Recently, an understanding of the molecular events guiding early development and rotation of the midgut has begun to emerge, with a key role for the dorsal mesentery in generating the left–right asymmetry that allows rotation to take place. The process of midgut formation from trilaminar germ disc to final position of the gut tube is depicted in Fig. .
Fig. 1 Transverse sections showing schema for development of mesodermal germ layer and gut tube. a Day 17, b day 19, c day 20, d day 21. The thin mesodermal sheet gives rise to paraxial mesoderm (future somites), intermediate mesoderm (future excretory units) (more ...)
The key event leading to formation of the dorsal mesentery is the division of the lateral plate mesoderm into its somatic and splanchnic components, creating the coelom or body cavity, at around weeks 3–4 of gestation (Fig. a–g). The forkhead box transcription factor Foxf1
plays a key role in this process. Division of the lateral plate mesoderm is disrupted in mice with targeted knock-out of Foxf1
], with somatic and splanchnic layers either remaining fused together, or with residual points of attachment leading to incomplete separation (Fig. a–d).
Fig. 2 Requirement of normal Foxf1 function for lateral plate differentiation and coelom formation. Differentiation of somatopleure and splanchnopleure and the associated formation of the coelomic cavity is disturbed in Foxf1−/− embryos. a, (more ...)
Following division of the lateral plate mesoderm, Foxf1 expression normally becomes restricted to the splanchnic mesoderm; activation of the homeobox gene Irx3, another marker for lateral plate differentiation, becomes restricted to the somatic mesoderm. In Foxf1 null mice, Irx3 expression is detectable in both somatic and splanchnic mesoderm, suggesting that its expression is normally inhibited by Foxf1.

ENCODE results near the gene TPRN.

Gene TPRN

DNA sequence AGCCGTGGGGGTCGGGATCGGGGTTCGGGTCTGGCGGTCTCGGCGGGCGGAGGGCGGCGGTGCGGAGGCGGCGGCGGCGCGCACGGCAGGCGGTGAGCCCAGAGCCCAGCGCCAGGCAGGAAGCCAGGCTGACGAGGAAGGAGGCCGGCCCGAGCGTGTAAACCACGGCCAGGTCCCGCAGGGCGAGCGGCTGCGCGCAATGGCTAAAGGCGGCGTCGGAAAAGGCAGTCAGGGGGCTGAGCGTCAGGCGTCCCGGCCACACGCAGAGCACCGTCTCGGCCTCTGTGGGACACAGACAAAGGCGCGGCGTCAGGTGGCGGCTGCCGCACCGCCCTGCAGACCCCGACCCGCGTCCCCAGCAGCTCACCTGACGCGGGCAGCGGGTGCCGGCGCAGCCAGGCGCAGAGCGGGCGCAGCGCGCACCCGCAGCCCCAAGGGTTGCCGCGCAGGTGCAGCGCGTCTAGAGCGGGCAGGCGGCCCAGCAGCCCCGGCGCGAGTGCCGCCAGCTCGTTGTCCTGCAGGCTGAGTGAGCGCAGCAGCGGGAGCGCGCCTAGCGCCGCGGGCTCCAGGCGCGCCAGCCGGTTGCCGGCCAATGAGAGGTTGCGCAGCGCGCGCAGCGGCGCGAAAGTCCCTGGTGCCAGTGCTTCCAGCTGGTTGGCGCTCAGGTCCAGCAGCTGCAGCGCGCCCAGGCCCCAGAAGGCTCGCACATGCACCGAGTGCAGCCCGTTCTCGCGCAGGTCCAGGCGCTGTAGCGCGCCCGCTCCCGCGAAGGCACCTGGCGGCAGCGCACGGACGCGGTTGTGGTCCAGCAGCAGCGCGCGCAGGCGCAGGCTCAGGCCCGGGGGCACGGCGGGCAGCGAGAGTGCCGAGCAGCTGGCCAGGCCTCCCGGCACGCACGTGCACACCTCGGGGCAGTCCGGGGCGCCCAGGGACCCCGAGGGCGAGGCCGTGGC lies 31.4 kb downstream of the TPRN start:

Recently, initiation of intestinal rotation has been shown to be mediated by key ultrastructural changes in the dorsal mesentery [7
]. Mesenchymal cells on the right side of the mesentery become more sparse and assume a cuboidal appearance, while those on the left side become more densely packed and assume a columnar appearance. As a consequence of this, the dorsal mesentery acquires a tilt to the left (Fig. a, b). This sequence of events is under the molecular control of two transcription factors, Pitx2
. These genes are themselves asymmetrically expressed on the left side of the mesentery, under control of Nodal
, whose expression in the left lateral plate mesoderm is the initial symmetry-breaking event in the embryo.
Fig. 3 Model for the directional looping of the gut tube. See text for additional explanation. a Initially, the gut tube is suspended symmetrically from the dorsal mesentery within the body cavity. b Subsequently, expression of the transcription factors Pitx2 (more ...)
Following tilting of the dorsal mesentery, rapid elongation of the intestine after week 5 combined with rapid growth and expansion of the liver results in temporary herniation of the intestinal loops of the midgut into the umbilical cord [1
]. Coincident with this growth, the small intestine rotates around an axis formed by the superior mesenteric artery, for a total of 270° in an anti-clockwise direction, the process being completed by the time of the return of the intestine to the abdominal cavity during the 10th week (Fig. a–e).
Fig. 4 Normal intestinal rotation. a, b Primary intestinal loop before rotation (lateral view). The superior mesenteric artery forms the axis of the loop and of subsequent rotation. c–e Counter-clockwise rotation of the gut occurs through 270° (more ...)